A freelance blogger named Elizabeth Eckhart sent us a guest blog on Amy Purdy!! Amy’s personal story is compelling to say the least as many of us have commented and as Elizabeth told us privately when she reached out to us, “I think she’s a pretty impressive role model for anyone”. That she is! More below in this touching piece…
Amy Purdy, one of the most promising new contestants on Dancing with the Stars and the shows first double amputee, lost her legs when she was 19 after a near deadly bout of bacterial meningitis. To say she hasn’t let that stop her is an understatement. In fact, Amy’s challenges may have been what fueled her, giving her the motivation to compete not only as a pro-snowboarder, but also to participate in The Amazing Race, purse acting and modeling, create a non-profit, and now, of course compete on Dancing with the Stars!
Amy’s story is truly one to be awed by. As a young girl, she first started boarding at 14, and immediately became obsessed with the sport. Amy told Nightline, “I tried snowboarding at 14 and I absolutely fell in love with it. “I snowboarded every day off I had, every weekend I had off of school, every holiday we had off from school, and it became a huge part of my life, not just what I love to do, but really just kind of who I was.”
One can only imagine then, the horror that followed at age 19, when out of the blue Amy contracted meningitis. She recalls waking up only feeling weak, but within 24 hours found herself in the hospital on full life support. Meningitis attacks the protective membranes of the brain and spinal cord through the bloodstream, so even before Amy’s legs were amputated, doctors had to first fix her lungs, both of which had collapsed. “If somebody would’ve told me that I was going to lose my legs at the age of 19, I would’ve thought there’s absolutely no way I’d be able to handle that,” said Amy. “But then it happened and I realized that there’s so much more to live for, that my life isn’t about my legs.”
After the amputations she wanted to get immediately back into boarding, but discovered that as of yet there were no prosthetics that worked with a snowboard. Her doctor and her decided to put their heads together in order to create an entirely new foot that would work on the board. A year after her amputation, she was back on the competitive circuit. Today, Purdy is a world champion with three World Cup gold medals in adaptive snowboarding and just won a bronze medal at the 2014 Paralympics in Sochi.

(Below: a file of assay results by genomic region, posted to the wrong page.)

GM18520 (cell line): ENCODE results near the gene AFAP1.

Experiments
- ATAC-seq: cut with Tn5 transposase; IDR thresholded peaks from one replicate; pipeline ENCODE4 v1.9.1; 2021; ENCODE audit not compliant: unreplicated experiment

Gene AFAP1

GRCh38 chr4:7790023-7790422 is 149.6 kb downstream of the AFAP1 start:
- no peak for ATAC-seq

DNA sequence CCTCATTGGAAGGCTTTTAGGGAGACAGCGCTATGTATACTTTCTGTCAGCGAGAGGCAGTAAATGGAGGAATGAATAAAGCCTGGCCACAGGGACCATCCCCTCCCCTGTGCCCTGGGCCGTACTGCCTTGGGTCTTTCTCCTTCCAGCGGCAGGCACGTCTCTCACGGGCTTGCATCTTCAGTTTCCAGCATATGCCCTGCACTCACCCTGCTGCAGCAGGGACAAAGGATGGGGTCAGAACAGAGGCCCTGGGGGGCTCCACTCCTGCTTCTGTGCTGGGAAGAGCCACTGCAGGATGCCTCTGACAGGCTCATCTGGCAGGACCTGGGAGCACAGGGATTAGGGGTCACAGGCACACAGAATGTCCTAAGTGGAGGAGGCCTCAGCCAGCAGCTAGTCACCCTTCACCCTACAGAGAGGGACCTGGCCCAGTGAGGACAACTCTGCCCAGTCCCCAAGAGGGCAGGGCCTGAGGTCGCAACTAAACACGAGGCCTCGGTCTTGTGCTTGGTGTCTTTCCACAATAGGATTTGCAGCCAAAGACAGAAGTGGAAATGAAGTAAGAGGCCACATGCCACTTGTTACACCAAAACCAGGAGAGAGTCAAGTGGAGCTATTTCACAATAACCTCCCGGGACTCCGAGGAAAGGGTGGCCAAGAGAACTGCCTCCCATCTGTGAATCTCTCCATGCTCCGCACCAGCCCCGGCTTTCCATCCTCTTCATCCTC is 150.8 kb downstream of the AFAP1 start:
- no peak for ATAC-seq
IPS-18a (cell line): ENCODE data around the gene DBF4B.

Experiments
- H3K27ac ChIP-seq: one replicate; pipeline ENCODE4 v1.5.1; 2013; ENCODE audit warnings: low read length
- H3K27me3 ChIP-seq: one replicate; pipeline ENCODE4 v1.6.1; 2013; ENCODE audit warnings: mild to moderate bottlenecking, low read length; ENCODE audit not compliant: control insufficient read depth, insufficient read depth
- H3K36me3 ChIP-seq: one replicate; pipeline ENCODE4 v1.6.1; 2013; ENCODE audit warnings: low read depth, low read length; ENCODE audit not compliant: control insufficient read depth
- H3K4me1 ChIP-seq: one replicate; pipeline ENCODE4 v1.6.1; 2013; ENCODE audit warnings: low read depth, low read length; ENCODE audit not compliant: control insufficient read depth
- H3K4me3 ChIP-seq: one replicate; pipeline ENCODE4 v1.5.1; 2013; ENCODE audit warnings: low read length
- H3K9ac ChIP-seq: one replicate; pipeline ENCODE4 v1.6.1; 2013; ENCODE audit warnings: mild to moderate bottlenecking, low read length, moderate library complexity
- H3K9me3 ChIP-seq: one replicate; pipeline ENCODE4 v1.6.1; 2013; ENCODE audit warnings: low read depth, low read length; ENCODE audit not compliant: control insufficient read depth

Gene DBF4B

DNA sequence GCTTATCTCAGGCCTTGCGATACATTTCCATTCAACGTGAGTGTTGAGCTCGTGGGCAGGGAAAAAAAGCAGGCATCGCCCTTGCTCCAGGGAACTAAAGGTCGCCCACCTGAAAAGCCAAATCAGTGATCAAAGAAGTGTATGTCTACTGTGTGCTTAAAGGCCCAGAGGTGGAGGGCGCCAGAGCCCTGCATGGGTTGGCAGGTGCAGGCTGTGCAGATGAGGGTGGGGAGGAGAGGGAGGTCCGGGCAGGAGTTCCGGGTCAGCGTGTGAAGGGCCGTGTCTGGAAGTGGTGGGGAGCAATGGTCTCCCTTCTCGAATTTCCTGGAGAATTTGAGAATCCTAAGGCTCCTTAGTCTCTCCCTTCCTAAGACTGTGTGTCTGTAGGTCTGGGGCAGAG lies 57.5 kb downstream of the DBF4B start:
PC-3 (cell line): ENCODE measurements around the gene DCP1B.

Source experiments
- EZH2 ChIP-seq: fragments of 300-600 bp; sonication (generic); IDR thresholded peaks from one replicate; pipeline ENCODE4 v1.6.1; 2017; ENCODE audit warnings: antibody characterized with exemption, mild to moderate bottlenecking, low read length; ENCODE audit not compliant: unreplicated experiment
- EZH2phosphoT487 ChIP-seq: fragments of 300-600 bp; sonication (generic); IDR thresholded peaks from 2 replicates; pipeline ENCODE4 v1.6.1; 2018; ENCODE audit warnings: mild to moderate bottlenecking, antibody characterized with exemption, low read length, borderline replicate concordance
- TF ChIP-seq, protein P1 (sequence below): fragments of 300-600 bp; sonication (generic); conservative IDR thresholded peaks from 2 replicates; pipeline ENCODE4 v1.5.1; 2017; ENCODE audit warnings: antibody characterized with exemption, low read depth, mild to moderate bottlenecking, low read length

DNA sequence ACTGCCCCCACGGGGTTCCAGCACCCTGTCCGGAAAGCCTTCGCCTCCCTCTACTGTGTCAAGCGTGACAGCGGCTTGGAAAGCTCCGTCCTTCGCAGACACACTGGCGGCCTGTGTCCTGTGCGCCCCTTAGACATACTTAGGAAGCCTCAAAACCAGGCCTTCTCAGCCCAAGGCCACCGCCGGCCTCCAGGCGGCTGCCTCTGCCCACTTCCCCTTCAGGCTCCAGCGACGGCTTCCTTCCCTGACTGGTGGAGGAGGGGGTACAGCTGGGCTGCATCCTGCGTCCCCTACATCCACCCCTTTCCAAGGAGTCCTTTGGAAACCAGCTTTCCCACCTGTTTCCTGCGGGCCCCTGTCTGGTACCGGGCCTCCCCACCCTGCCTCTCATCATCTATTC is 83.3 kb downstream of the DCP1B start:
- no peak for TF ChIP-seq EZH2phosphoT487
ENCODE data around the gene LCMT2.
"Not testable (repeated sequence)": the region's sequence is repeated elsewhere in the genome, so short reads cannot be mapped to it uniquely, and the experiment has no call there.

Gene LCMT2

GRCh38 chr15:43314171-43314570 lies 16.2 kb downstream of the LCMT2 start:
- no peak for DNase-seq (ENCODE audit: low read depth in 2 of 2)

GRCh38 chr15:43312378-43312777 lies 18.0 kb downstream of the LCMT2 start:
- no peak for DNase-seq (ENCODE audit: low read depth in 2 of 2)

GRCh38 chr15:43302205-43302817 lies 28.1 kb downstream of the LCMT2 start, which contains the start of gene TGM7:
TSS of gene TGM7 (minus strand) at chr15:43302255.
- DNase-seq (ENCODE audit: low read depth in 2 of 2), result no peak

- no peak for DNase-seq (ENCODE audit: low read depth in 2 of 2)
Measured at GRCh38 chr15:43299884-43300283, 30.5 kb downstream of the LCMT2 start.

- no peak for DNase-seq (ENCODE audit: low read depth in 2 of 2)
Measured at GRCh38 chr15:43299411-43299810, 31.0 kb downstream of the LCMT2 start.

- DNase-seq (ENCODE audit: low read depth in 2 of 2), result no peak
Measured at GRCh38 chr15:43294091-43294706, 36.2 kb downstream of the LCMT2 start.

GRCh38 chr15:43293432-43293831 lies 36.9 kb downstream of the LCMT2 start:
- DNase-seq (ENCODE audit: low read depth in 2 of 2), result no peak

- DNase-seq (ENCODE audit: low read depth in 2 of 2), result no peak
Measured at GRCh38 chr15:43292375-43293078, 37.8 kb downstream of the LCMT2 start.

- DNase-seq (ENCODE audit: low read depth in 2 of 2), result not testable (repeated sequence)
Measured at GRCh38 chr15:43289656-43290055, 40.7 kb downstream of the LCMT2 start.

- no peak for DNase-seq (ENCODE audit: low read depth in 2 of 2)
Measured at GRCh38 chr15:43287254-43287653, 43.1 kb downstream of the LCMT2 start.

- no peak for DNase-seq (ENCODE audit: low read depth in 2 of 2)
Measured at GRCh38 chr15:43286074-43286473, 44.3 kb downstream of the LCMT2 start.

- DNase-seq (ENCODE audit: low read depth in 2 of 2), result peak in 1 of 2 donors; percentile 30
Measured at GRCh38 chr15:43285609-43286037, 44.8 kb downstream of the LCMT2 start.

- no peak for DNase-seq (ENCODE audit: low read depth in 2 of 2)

By 2005, though, Purdy was ready to do more than just get herself back on the board, and decided to co-found the non-profit company Adaptive Action Sports with boyfriend Daniel Gale. Her goal was to offer fellow physically-challenged people an opportunity to learn or relearn how to snowboard the same way she had. Amy’s purpose wasn’t only to garner attention for the sport of adaptive snowboarding, but also to aid in the recovery process for those who lost limbs. Regarding the non-profit, Amy says “They see that we’re not just able-bodied saying ‘it’s going to be okay’… they see that it’s going to be okay.”
Amy not only created a non-profit, she also spreads her motivational word by publicly speaking for the Challenged Athletes Foundation, and her highly-acclaimed TED talk focuses on the idea that the only factor stopping individuals from accomplishing something is their own mental block.
— PaleoFX (@PaleoFX) February 18, 2014
Many have pointed out that in regards to DWTS, Amy has little to no disadvantage. She’s a pro on her prosthetics, and is an athlete in tip-top shape to boot! As she showed viewers last week, she’s not one to be overlooked after she landed a score of 24 out of 30, and brought the studio audience to their feet. According to Twitterverse data crunched by the social media analysis tool Viral Heat, there is a high chance Purdy’s fans will take her to the end, even. An impressive 82% of tweets about Amy include positive support for her in the contest, and even Time.com is pulling for the snowboarder:
@TIME great performance, great effort. Congratulations Amy.
— R. Mera (@Rzoeny) March 18, 2014
I, for one, would love to see such a positive role model make it to the end!